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    Ad hoc, Middlesbrough doesn't have a Tory MP, Middlesbrough South and East Cleveland has a Tory MP. It used to be called Langbaurgh and has always been a bit of a swing seat as it contains Middlesbrough's middle class suburbs, a large number of retirees and small town and rural voters in Guisborough, Skelton, Saltburn, Loftus, areas still smarting about the EU* closing Redcar steelworks. It had a Labour MP for the past five elections, in a seat that would probably be safe Tory if it were elsewhere in the country.

    *actually it was the owners and the EU said explicitly that the Tories weren't prevented by state aid rules from intervening to save the plant, but they declined, however the narrative that has taken hold is as above

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      Are there more scottish labour mp's representing english constituencies, than scottish constituencies?

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        Starmer and Corbyn are playing a blinder here, aren't they?

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          Yeah, a couple of weeks after adopting the position people have been begging them to take for months, they achieve (in a Leonard Nimoy/Simpsons sense) something way more substantive than had eluded them previously. Hear that? It's the sound of one hand clapping.

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            Originally posted by sw2borshch View Post
            Ad hoc, Middlesbrough doesn't have a Tory MP, Middlesbrough South and East Cleveland has a Tory MP. It used to be called Langbaurgh and has always been a bit of a swing seat as it contains Middlesbrough's middle class suburbs, a large number of retirees and small town and rural voters in Guisborough, Skelton, Saltburn, Loftus, areas still smarting about the EU* closing Redcar steelworks. It had a Labour MP for the past five elections, in a seat that would probably be safe Tory if it were elsewhere in the country.

            *actually it was the owners and the EU said explicitly that the Tories weren't prevented by state aid rules from intervening to save the plant, but they declined, however the narrative that has taken hold is as above
            Thanks. So when this lanky streak of piss kept talking about how parliament had "betrayed my constituents in Middlesbrough" (in what I have to say didn't sound much like a Middlesbrough accent) he was over egging the pudding not just in his claim to be speaking for his constituents en masse, but also in the implication that he was bravely speaking up for the forgotten working class? Makes sense. He is, I assume an Erg.

            By the way, how can we convince the media to pronounce Erg how it should be pronounced, as it looks, rather than as three letters.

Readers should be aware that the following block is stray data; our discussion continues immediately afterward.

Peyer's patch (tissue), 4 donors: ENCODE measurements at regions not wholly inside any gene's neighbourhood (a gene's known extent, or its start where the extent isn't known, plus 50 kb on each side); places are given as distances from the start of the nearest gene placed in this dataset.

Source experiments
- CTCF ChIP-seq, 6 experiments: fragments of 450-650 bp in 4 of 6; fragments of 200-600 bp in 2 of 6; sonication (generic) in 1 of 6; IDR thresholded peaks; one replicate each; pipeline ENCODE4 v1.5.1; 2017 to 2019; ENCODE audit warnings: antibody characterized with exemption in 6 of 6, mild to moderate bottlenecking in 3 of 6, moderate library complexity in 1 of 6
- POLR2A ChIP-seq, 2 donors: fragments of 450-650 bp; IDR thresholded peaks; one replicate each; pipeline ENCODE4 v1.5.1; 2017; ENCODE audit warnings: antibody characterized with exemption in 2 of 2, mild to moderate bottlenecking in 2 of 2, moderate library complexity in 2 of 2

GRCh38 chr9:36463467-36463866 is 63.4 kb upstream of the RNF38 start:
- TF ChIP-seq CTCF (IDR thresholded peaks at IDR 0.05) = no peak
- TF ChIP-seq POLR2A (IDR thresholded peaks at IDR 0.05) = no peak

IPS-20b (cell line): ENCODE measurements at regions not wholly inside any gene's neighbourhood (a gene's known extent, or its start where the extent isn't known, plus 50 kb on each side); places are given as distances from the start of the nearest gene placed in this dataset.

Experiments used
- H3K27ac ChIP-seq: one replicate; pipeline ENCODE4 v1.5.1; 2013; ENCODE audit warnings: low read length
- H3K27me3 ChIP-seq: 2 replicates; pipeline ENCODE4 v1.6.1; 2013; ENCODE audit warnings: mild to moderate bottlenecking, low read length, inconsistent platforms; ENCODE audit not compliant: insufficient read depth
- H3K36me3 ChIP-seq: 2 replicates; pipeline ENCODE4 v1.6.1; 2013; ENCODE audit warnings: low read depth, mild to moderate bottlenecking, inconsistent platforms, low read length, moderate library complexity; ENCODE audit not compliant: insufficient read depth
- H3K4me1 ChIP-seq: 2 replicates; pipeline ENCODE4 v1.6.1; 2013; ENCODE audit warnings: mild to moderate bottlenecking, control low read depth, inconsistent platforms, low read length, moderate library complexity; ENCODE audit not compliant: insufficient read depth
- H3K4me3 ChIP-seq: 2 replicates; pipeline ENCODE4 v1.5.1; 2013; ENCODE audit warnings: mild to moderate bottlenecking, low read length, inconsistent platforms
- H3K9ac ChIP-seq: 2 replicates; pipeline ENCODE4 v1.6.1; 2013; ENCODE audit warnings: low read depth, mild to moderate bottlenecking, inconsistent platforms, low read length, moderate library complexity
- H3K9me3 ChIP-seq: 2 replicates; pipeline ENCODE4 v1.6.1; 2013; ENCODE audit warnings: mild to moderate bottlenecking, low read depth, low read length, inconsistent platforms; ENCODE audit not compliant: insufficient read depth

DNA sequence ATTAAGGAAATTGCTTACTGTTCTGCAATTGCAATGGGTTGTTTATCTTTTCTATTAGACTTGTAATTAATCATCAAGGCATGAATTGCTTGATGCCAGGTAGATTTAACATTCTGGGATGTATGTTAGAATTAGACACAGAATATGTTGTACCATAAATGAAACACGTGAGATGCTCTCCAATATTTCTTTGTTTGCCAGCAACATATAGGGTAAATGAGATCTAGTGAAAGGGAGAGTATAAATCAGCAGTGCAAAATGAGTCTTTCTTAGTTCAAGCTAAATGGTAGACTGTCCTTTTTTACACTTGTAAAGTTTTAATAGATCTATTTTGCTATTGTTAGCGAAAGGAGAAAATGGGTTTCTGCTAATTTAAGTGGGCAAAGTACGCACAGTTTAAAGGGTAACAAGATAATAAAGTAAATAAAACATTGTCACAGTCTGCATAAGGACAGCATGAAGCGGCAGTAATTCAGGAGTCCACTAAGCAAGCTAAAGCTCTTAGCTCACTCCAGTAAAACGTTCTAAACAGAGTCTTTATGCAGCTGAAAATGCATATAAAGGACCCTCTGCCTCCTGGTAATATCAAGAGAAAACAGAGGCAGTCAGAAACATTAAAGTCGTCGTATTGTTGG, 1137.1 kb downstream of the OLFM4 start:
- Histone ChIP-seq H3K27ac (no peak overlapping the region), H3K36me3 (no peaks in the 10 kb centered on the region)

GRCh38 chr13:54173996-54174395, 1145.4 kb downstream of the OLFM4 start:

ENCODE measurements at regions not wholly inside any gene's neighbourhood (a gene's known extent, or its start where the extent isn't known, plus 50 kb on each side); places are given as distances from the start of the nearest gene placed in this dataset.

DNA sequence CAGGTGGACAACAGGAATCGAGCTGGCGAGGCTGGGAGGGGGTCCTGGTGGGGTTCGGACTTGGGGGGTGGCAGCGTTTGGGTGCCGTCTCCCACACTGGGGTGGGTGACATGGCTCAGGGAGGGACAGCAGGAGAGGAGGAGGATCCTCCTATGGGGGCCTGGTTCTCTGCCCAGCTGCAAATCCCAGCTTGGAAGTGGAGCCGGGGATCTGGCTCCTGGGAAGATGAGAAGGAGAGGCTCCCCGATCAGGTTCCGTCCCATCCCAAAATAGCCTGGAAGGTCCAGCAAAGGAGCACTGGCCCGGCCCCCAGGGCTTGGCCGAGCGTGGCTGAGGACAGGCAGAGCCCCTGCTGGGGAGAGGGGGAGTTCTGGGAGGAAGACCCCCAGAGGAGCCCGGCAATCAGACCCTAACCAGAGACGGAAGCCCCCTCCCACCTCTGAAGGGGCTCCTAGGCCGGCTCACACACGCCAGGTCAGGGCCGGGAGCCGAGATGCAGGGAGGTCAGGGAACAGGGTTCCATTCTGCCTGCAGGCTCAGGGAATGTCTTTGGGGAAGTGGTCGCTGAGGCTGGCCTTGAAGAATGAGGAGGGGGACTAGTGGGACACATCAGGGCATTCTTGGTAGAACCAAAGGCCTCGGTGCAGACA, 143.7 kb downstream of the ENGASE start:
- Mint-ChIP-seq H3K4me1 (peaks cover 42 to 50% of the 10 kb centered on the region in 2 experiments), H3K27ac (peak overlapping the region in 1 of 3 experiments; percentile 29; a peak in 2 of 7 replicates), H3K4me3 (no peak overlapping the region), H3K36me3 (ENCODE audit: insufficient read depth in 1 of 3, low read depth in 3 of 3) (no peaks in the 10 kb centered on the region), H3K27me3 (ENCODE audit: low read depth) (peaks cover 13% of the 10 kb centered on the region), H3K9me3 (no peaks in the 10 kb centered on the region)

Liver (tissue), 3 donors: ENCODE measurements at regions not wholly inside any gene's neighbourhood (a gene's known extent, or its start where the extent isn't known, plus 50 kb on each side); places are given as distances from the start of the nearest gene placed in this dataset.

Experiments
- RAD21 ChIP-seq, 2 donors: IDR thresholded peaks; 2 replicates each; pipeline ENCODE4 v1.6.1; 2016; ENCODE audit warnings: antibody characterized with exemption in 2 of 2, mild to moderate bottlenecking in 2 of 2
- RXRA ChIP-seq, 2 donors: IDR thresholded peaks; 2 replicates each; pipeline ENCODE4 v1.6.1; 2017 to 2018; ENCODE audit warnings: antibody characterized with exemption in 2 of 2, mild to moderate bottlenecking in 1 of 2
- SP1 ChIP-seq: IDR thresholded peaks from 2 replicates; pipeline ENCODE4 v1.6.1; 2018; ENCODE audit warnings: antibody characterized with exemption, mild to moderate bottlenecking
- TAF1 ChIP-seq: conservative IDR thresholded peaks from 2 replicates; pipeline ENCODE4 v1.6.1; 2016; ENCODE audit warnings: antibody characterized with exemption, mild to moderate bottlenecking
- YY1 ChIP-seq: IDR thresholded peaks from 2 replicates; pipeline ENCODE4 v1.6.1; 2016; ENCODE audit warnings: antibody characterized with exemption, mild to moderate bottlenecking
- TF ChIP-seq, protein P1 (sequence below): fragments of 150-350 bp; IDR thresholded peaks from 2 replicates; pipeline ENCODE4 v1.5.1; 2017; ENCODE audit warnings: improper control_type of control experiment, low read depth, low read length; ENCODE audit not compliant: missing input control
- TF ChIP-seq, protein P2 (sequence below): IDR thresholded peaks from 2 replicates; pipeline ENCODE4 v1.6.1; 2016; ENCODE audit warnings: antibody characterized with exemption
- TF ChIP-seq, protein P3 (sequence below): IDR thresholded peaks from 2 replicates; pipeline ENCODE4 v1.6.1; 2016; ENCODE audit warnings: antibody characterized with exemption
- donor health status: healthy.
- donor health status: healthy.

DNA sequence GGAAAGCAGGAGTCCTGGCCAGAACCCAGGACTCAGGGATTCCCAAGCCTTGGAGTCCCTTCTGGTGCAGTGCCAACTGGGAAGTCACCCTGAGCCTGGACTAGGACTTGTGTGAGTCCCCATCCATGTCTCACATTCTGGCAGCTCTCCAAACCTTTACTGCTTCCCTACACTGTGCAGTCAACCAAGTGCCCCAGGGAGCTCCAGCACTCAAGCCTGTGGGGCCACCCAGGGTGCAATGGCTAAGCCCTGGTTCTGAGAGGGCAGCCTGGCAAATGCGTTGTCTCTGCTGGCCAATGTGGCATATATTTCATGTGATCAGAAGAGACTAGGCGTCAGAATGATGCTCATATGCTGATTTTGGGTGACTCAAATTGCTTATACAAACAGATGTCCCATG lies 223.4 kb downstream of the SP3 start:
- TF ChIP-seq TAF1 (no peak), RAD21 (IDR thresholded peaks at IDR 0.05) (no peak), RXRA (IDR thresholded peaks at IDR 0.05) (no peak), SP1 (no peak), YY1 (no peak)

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              How do indicative votes work? I haven;t been able to find a satisfactory answer. I understand that they're designed to test opinion rather than have any binding effect, but i don't know the process. Are there a series of votes on different things? (eg Would you be supportive of a second referndum or not?) or is it a sort of ballot with a number of options on? (eg which of these options is your preference A, B, C, D etc?). Is it a secret ballot or is it like the regular parliamentary voting?

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                So I was in a meeting yesterday and the Brexit plans for the organisation are:
                Being told to expect shortages in 10% of drugs but no one knows which 10%
                Being told to expect fuel shortages
                All the insulin is made in Denmark. That's not an optional drug. People who are prescribed it are called insulin-DEPENDENT for a reason. At the moment no guarantee insulin won't be in the 10%

                There's no actual plan because there's no information to plan with.

                Why the fuck are we doing this as a nation? Nobody voted for this even if they voted Leave.

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                  Originally posted by Janik View Post
                  Yeah, a couple of weeks after adopting the position people have been begging them to take for months, they achieve (in a Leonard Nimoy/Simpsons sense) something way more substantive than had eluded them previously. Hear that? It's the sound of one hand clapping.
                  I was being a little cheeky, and clumsy; I just meant that the focus is rightly on the Tories imploding. However, the position that Starmer and Corbyn - well, Labour - have got is just the playing out of the conference vote . It could only happen now.